Stability of Slopes in Discontinuously Jointed Rock
Organization: International Conference on Ground Control in Mining
Jan 1, 1984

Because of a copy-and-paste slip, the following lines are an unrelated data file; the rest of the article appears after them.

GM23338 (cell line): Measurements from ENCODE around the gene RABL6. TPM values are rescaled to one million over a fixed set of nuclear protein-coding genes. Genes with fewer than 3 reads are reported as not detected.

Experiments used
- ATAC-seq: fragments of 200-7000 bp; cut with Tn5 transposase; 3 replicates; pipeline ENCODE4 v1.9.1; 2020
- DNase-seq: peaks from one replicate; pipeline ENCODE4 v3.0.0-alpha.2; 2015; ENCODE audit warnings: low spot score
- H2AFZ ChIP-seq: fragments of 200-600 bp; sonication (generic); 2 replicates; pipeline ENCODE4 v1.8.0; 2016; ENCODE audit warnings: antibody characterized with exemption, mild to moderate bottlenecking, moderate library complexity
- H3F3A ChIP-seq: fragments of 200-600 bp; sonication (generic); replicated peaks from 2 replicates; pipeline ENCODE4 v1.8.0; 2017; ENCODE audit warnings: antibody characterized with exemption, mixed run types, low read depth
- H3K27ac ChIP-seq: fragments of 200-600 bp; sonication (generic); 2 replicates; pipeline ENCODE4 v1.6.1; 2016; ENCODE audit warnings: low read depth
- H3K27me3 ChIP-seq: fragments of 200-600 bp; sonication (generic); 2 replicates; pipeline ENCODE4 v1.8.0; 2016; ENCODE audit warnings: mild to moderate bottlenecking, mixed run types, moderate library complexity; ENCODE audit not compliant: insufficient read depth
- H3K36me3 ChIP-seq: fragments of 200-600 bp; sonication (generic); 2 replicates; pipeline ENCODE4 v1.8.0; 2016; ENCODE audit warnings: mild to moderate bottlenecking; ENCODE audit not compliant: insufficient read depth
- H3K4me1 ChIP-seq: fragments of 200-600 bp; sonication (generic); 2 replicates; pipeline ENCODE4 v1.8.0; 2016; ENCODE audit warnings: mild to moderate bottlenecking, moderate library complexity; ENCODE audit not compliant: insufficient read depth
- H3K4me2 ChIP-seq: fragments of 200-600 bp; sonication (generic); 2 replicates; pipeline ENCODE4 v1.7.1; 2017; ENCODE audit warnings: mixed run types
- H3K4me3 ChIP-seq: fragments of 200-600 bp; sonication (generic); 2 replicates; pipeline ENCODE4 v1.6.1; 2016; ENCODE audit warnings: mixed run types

Attempts to analyze the stability of slopes, foundations and underground openings in discontinuously jointed rock have generally assumed full joint continuity or ignored the role of stress concentration at the tips of discontinuous joints. The most common approach in rock slopes is to consider a failure plane consisting of coplanar, but discontinuous joints separated by intact rock. The intact rock is assumed to fail in shear as a MohrCoulomb material and to contribute a strength component proportional to the fraction of the failure plane that is intact rock (Jennings, 1970). An alternative approach by Stimpson (1978) applies Lajtai's (1969) theory for shear strength of discontinuously jointed rock masses to slopes. Lajtai allows tensile failure in the intact rock of a composite surface. This theory yields lower shear strength than that of Jennings (1970) except in the presence of high normal compression, however it also fails to account for the stress concentration at the tip of a discontinuous joint. For a given slope geometry, stresses increase with slope height, but in both of these models rock mass strength is independent of size. A fracture mechanics analysis shows that particularly for small slopes, rock mass strength decreases with size.A continuous stepped failure surface produced by propagation of preexisting joints may develop at lower shear stress than pre¬dicted by the Jennings (1970) or Lajtai (1969) models. This fracture mechanics model applied to slopes in competent rock is more realistic in its assumed failure mechanism, and for large slopes more conservative than the Jennings (1970) or Lajtai models (1969).